Notes from West London

Another Boxing Day pub crawl

Last December I concluded my piece about our Boxing Day pub crawl with the words, “Mission accomplished. Same place, same time next year.” As planned, we began another pub crawl this year at the same place (George IV) and same time (2pm, 26 December). Once again the starting trio consisted of me, my brother and my son, who is now 13. A year ago we were in the process of visiting every pub in my postcode, a venture that prompted this piece and its follow-up. Having concluded that little project, I have been spending a lot less time in pubs recently, but we had planned this jaunt a whole year ago.

Our route this year was built around catching live sport. I wanted to keep an eye on the football (Leeds United away at Burton Albion, kick-off 3pm) and my brother wanted to see the rugby (Munster v Leinster, 3.30pm start). After a drink at the George IV (no live sport there these days; London Pride for the grown-ups and Pepsi for my son) we crossed the road for our next pint. A year ago the nearest pub to the George (which is called the Fire Station) was closed on Boxing Day and we didn’t check to see if it was open this year. Carvosso’s, directly opposite, in the building that used to be the police station, was open a year ago, but it has now closed for good, so we headed for the Roebuck. In previous decades it has traded as the Chiswick Eyot, the Rat and Parrot and the Birdcage but it reverted to its original name around ten years ago. After a drink there (IPA for me and my brother, and a small Pepsi for my son, which I finished for him) we headed back across the road to the Packhorse and Talbot.

My son and I made a few visits here during the year, usually to meet up with his godfather (most recently to see his team West Ham lose to Manchester City), and one morning in the summer we were there shortly after 8am to watch the concluding game of the British Lions Test series against New Zealand (the 15-15 draw that left the whole series tied). On that July morning we shared a cooked breakfast and stuck to orange juice (for him) and coffee (for me), noting with interest the many men present who don’t follow my rule of no alcohol before noon. Similarly we follow a rule of no fizzy drinks for the children before noon.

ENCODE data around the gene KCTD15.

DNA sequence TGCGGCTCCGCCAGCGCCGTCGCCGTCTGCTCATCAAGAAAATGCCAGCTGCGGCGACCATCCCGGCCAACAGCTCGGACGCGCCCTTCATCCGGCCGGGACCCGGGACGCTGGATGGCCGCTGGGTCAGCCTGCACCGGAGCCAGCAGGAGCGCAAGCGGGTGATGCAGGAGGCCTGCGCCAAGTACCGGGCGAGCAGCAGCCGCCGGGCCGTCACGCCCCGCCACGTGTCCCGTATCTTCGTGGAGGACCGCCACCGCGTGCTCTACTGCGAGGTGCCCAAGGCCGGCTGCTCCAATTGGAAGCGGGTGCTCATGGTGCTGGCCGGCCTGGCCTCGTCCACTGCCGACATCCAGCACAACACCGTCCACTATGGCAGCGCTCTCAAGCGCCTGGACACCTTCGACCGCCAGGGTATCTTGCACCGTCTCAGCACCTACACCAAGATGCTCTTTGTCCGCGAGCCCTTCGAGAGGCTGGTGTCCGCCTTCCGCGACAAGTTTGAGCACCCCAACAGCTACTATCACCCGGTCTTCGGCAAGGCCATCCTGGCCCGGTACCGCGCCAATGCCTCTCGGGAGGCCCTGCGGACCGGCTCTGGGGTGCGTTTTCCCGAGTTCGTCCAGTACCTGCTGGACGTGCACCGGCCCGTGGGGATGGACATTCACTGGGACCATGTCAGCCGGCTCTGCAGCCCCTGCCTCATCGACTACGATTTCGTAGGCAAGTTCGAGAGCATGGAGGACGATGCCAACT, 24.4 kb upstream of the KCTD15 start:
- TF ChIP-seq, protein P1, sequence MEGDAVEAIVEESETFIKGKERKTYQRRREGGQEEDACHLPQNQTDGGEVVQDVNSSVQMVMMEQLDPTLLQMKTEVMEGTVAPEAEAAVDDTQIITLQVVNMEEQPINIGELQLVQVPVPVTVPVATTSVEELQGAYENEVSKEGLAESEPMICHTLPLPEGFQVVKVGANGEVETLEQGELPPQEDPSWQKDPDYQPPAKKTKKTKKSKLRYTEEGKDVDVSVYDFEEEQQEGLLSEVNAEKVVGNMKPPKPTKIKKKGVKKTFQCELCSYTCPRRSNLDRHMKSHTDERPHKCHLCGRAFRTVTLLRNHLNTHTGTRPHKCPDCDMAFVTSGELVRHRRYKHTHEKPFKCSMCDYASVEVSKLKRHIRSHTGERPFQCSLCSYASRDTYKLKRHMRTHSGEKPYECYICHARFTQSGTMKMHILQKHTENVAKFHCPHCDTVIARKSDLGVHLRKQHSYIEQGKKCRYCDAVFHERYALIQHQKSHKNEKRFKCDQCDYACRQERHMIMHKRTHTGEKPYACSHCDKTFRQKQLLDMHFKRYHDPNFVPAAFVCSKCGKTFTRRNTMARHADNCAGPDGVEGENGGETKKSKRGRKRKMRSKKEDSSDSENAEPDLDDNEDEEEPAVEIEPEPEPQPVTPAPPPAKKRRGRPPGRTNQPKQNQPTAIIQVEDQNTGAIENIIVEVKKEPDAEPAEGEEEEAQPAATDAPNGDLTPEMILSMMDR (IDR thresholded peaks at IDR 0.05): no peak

Returning to the present, the Leeds game was on at the Packhorse and Talbot but none of the screens were showing the rugby, so we had a drink there (some kind of IPA for the adults, orange and lemonade for my son) and watched the first half from Burton, who were 1-0 up at half-time. We headed to The Raven, which we were sure would be showing the rugby. They were, on the big screen, but unfortunately were not showing the Leeds game. One of the smaller screens was set to the Sky Sports Soccer Special show and we could keep up-to-date with all the football that way. They even showed the two goals that gave Leeds victory, guaranteeing a Top 6 place at the start of 2018. Leinster beat Munster comfortably. J20 for my son, Guinness for my brother and me, and then we were off to the Duchess of Cambridge, which wasn’t included in last year’s crawl.

My son had an old-fashioned bottled lemonade, it was Guinness again for the grown-ups, and we had some cheesy chips to keep us going. We were joined, unplanned, by a school dad who we had met for a couple of drinks earlier in the year. (His daughter had been in my son’s class at primary school.) Back in July we had tried to find a pub showing the Linfield v Celtic Champions League Qualifying game. This had led him to the Shepherd and Flock on Goldhawk Road, a pub that I am unlikely ever to visit. There were rumours that they were showing the match, which were unfounded, and we had met at the Raven instead, following the game via text. That had been a warm Friday evening in July but by the time we got to the Duchess of Cambridge on Boxing Day it was cold and dark and the rain had begun to fall.

We were due to meet my son’s godfather back at the Packhorse and Talbot at 6.30pm. I was looking forward to the 12-minute walk (walking is, after all, an essential part of a pub crawl) but didn’t want to walk in the rain, which had just started falling heavily. We would have got soaked, so we waited for a bus, ten minutes or more, and got there just as the rain relented a little. My son’s godfather was with his sort-of brother-in-law (their wives are sisters), who had joined us for part of the previous year’s jaunt. The pub was busier than it had been during the Burton-Leeds game, and all the screens were tuned to Liverpool thrashing Swansea 5-0. After his five sweet drinks I insisted that my son have a glass of water, which he sipped at very reluctantly, and my brother and I had pints of whatever it was we’d had four hours earlier. As I noted last year I am concerned about my son’s teeth, but both visits to the dentist this year have given him, and my daughter, the all-clear. At his age I had a mouth full of amalgam, but neither of my children have any fillings, so we’re either keeping their sugar intake on the safe side or their teeth are much stronger than mine.

And that was it, 6 pints in 5 different pubs, compared to last year’s 8 pints in 8 pubs. My son’s godfather headed off to see Brentford beat Aston Villa in the late game, and we were home before 8pm. Same time, same place next year? Possibly not.

 

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